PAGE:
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By: Heather Sin

2nd · Adult Writing (2018)

Her name is Kaci – a white girl with chestnut overtones and, like me, a few extra inches in fairly uniform distribution. She was brusque with me, almost perturbed. Rough with collecting instruments, she started ordering me around: take this off, put this here, move this over. She paid no attention until I was fully ready, bandage removed and arm presented. There was then the typical response; a pause so brief, only the return customer catches it. Still rough, she started poking and prodding. The expected annoyance plopped itself on her smooth face. The judgment was palpable, but I’ve never heard the rationale. Perhaps because it’s intentional, these careless acts that each time leave me a little more shameful and a little less human. I am, after all, counterproductive to her purpose.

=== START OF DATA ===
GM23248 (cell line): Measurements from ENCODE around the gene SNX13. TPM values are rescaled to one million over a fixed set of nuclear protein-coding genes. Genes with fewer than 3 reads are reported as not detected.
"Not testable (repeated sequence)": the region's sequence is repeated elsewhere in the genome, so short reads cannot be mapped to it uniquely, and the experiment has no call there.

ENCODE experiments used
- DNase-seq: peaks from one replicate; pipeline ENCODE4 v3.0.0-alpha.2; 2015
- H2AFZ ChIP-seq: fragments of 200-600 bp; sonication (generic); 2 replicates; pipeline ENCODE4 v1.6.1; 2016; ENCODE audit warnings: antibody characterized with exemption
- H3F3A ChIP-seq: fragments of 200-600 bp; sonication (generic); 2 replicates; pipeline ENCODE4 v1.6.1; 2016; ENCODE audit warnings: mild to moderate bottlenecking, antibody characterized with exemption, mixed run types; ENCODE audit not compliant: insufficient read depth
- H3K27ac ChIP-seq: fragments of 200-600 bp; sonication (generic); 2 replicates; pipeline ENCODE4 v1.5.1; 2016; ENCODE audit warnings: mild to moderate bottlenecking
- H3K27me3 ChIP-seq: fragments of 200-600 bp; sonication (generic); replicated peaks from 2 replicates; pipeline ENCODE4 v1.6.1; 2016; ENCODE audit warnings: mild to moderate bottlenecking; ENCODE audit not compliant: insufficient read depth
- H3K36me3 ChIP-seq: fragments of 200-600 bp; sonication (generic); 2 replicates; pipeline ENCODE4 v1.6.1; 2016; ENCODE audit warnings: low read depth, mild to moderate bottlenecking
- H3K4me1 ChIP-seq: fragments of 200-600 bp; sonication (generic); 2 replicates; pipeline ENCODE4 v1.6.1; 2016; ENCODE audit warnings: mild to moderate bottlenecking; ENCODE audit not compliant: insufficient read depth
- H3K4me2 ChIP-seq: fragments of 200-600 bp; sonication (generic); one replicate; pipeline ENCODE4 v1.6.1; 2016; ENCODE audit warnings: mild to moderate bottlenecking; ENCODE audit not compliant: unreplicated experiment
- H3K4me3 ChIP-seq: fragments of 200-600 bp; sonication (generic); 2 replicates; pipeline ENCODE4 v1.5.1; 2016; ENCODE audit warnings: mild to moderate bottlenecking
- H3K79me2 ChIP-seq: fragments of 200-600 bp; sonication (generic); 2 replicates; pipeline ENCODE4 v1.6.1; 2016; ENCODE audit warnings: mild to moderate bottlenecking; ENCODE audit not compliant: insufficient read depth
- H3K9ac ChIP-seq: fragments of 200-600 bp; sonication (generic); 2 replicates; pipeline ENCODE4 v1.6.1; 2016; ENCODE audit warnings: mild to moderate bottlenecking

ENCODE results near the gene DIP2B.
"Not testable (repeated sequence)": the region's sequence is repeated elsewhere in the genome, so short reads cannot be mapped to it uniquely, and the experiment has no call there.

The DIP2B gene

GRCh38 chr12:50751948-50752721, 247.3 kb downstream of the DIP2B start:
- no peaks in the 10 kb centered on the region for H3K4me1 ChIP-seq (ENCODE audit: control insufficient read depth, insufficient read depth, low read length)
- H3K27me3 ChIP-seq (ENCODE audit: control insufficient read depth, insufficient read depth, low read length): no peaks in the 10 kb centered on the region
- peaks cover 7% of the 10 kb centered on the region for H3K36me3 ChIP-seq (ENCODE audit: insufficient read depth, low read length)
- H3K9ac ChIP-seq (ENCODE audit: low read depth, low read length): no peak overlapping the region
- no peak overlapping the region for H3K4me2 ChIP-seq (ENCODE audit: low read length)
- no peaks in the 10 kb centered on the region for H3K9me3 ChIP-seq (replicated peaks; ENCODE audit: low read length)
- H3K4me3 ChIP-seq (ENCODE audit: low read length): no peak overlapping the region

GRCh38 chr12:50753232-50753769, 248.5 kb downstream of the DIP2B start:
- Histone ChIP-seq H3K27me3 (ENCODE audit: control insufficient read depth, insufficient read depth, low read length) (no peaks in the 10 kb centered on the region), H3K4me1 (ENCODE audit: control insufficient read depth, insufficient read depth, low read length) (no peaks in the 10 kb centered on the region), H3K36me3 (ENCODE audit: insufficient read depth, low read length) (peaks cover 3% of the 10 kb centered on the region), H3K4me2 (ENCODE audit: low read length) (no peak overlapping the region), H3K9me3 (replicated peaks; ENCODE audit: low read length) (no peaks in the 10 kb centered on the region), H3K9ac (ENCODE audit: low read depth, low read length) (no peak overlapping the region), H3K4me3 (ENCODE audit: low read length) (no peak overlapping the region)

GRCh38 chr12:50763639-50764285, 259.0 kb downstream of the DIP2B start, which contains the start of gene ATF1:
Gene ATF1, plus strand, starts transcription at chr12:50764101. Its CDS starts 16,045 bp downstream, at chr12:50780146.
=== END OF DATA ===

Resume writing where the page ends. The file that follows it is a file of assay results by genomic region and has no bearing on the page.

I didn’t flinch, watching the blue line slowly draw through skin, like the magician’s box of swords. Then her finger ran over the largest part, with old battle scars running perpendicular, old stories headed toward my heart. She didn’t look up, didn’t acknowledge, but I saw her face soften, felt her hand transform – enveloping instead of gripping. A few more snips, a few more tugs, all in silence. She gave me ointment and a bandage, then disappeared through a nondescript door. She never looked at me, never asked, but maybe she understood. Maybe, for one moment, I was a person with childhood stories, a medicine cabinet holding aspirin and antacids, a grocery list on the fridge, old pictures of relatives on display. Maybe, for one moment, she saw the similarities instead of the differences. Maybe, for the tiniest moment, she saw Me.

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